POLITICS

BC Election: Thomas Mulcair Can't Be Happy With Adrian Dix's Collapse

05/15/2013 11:43 EDT | Updated 05/16/2013 04:42 EDT
CP

Thomas Mulcair couldn’t have been clearer when interviewed by HuffPost Canada in April.

“I have three priorities for the spring session,” he said. “The first is to get Adrian Dix and the NDP elected in B.C., the second is to get Adrian Dix and the NDP elected in B.C., and the third is to get Adrian Dix and his party elected in B.C.”

But Dix did not get elected. And, in the end, it wasn’t all that close.

In a stunning turn of events, Christy Clark’s B.C. Liberals — a party written off for dead after trailing B.C. New Democrats by as much as 20 points before the campaign began — surged back to win a majority government Tuesday night.

Many people will be left scratching their heads, including the federal NDP leader, who once hoped this election could be a precursor to 2015.

Mulcair campaigned with Dix last month and said a provincial NDP victory would serve as a warm up to a federal win just two years later.

“We’re going to work together because all the lessons learned here in British Columbia are going to translate into a victory for the first national NDP government in 2015,” he said.

Mulcair believed an NDP government in a province as large as British Columbia would highlight how New Democrats would govern federally.

“(Dix) is going to be really able to show what we are capable of in terms of public administration,” Mulcair told HuffPost Canada at his party’s convention in Montreal.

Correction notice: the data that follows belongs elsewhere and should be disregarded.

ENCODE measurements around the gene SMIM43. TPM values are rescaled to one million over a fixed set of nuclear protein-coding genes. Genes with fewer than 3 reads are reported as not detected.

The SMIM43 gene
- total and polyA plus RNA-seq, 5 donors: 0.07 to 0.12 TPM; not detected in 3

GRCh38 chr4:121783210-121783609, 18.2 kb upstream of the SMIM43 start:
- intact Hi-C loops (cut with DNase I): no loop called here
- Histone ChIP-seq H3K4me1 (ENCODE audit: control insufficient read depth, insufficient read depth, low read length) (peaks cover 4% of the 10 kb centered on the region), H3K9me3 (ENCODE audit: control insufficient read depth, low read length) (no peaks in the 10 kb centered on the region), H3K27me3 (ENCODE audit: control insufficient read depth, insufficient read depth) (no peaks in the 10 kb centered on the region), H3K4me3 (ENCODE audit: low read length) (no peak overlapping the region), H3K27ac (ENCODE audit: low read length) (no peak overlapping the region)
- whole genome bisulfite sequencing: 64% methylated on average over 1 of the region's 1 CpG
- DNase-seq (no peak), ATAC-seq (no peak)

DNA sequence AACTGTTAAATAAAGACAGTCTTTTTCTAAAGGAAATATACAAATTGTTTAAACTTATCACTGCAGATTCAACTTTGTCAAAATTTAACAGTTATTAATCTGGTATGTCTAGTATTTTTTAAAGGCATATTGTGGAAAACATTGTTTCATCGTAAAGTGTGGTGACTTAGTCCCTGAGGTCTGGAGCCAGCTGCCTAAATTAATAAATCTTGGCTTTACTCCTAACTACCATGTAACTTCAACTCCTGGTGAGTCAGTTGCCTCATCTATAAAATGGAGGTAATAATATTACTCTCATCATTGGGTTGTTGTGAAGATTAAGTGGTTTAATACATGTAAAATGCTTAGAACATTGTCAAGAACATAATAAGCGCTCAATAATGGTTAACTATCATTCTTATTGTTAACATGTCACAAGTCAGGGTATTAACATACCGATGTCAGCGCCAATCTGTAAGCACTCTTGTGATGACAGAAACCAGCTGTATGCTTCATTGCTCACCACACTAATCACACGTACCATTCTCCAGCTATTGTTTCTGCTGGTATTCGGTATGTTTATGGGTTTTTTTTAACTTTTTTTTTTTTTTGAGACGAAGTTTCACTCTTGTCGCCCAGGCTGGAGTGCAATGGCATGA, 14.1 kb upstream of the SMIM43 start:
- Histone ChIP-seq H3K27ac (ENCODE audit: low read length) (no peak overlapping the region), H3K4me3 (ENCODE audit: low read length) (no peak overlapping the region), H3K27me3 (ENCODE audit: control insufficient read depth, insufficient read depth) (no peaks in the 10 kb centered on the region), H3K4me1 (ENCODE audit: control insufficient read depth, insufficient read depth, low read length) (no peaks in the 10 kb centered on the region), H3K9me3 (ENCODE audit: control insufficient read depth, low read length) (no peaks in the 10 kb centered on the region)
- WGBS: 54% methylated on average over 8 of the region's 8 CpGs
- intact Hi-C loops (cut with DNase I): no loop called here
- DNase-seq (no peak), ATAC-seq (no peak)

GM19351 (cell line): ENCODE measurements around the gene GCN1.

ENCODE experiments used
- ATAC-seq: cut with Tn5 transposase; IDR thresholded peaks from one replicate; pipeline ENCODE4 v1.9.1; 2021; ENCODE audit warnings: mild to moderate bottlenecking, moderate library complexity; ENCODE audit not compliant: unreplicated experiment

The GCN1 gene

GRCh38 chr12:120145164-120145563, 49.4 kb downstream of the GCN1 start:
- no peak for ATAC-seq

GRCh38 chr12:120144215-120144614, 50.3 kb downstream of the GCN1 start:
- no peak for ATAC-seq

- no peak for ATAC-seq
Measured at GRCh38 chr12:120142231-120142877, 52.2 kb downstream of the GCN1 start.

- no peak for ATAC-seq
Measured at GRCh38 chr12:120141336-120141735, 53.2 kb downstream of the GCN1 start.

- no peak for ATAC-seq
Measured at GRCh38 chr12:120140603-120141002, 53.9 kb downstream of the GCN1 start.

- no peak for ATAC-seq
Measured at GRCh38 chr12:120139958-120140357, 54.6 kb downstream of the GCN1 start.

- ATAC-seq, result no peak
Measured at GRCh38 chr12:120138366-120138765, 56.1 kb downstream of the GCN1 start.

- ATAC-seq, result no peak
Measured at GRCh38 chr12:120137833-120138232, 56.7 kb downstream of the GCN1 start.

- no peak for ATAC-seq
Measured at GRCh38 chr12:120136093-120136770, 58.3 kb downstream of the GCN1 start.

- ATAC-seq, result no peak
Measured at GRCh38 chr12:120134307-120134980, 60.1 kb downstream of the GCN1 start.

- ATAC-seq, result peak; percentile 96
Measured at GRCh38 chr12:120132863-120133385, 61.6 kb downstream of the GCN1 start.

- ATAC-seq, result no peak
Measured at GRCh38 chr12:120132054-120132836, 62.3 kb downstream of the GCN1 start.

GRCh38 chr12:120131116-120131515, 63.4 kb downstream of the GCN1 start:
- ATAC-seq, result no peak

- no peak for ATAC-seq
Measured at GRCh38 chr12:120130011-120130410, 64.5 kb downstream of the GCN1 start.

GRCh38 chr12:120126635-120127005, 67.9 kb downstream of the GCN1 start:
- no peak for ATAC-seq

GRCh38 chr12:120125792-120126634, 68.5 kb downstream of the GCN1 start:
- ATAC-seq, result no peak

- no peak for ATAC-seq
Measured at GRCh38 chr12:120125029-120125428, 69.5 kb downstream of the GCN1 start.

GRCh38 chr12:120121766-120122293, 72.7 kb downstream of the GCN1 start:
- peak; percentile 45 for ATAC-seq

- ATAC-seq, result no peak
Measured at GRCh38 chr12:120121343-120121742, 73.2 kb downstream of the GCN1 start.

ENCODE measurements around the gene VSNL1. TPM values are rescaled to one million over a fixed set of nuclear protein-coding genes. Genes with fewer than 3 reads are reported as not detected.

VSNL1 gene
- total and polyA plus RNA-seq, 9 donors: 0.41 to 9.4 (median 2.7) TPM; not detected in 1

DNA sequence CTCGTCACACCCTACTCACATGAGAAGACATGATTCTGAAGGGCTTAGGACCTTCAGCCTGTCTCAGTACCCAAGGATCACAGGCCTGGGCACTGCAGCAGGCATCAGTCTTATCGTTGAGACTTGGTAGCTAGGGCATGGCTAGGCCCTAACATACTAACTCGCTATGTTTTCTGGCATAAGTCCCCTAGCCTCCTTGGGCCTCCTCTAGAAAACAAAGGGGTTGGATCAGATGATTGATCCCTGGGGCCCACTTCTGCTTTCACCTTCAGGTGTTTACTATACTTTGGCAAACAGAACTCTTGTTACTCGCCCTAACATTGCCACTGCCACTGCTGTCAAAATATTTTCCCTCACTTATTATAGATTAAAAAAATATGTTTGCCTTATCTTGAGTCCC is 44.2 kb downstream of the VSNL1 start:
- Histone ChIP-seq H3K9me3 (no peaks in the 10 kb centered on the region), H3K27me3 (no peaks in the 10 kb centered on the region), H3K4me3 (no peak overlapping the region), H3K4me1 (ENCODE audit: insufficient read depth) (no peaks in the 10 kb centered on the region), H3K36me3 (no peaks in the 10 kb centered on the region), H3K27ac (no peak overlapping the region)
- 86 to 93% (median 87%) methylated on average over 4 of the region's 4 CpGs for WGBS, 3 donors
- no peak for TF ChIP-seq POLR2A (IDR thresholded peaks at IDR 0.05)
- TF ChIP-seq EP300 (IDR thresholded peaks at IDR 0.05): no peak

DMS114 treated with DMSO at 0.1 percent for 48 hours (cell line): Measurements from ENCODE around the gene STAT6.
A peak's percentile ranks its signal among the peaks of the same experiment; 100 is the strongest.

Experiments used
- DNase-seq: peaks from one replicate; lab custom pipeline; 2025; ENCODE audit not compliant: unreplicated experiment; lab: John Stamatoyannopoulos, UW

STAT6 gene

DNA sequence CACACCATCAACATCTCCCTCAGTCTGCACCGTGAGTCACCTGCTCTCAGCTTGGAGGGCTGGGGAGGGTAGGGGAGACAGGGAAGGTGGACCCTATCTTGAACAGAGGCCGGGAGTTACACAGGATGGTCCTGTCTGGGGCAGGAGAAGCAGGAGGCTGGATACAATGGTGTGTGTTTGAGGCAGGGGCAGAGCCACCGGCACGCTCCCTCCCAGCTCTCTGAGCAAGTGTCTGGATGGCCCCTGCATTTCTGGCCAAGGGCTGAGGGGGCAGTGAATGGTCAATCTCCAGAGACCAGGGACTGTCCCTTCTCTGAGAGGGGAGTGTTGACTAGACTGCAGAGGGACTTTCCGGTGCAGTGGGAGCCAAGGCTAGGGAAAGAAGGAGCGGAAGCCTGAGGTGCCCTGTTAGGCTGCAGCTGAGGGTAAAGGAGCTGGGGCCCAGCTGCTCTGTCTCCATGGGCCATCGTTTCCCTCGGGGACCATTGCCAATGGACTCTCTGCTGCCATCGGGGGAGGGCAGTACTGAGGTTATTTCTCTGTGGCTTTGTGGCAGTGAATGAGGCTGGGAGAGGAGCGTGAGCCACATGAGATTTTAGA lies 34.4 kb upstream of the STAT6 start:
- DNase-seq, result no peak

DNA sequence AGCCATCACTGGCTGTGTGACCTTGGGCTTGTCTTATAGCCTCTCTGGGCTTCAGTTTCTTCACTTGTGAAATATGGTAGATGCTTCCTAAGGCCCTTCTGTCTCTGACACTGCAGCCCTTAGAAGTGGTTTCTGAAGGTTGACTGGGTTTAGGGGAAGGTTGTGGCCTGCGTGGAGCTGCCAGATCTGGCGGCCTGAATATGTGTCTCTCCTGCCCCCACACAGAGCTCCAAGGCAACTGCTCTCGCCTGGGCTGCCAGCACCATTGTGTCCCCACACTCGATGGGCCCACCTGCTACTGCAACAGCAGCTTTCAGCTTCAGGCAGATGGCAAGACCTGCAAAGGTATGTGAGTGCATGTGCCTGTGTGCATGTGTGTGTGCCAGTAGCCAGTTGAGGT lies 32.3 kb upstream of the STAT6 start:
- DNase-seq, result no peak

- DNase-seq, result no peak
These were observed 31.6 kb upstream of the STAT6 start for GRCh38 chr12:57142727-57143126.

And, as pointed out by The Toronto Star’s Chantal Hébert, it must also sting that Jack Layton’s former chief strategist Brian Topp — a man who finished second to Mulcair in the last federal NDP leadership race — served as Dix’s campaign manager.

“It makes matters worse for the New Democrats that the masterminds in charge of the B.C. campaign were the same people who had earned bragging rights by bringing the party to the major role of official opposition in the House of Commons in the last federal election,” she wrote.

Unlike other political parties in Canada, NDP federal and provincial branches are very integrated. Provincial party members are automatically federal members, organizations work closely together and membership lists are shared.

Either way you slice it, it’s a safe bet Mulcair isn’t pleased with Dix’s collapse.

But he was right about one thing — there may be hard lessons to learn here that may serve federal New Democrats well in 2015.

Dix, whose campaign was heavily influenced by Jack Layton’s positive message in 2011, initially refused to respond to Liberal attack ads.

Clark’s Grits unleashed a slew of commercials painting Dix and his party as untrustworthy and out of control with billions in campaign promises.

One ad even resurrected a sore spot in Dix’s past – when he forged a 1998 document to protect his boss, then-premier Glen Clark.

Dix did eventually hit back, though, with a radio spot in the dying days of the campaign in which B.C. Liberals were accused of mishandling the Harmonized Sales Tax, breaking public trust over the BC Rail sale and showing dishonestly about the province’s deficits and debts.

It appears the ad may have been too little, too late.

A number of pundits are now saying Dix should have gone negative and ditched the “nice guy” approach in the face of unrelenting attacks on his character.

Former NDP strategist Bill Tielman wrote in 24 Hours Vancouver that Clark’s team ran “the most right-wing, Republican-style campaign Canada has ever seen” in order to win.

“The BC Liberals were relentlessly nasty, using wealthy allies to air slurs against BC NDP Leader Adrian Dix, while spending voters’ own money to promote the party with a collection of demonstrably false claims about B.C.’s budget, job creation and debt,” he wrote. “And yet, it worked.”

With federal Tories also known for their penchant for attack ads, it will be interesting to see if Mulcair and company will swing faster and harder in 2015.

With files from The Canadian Press

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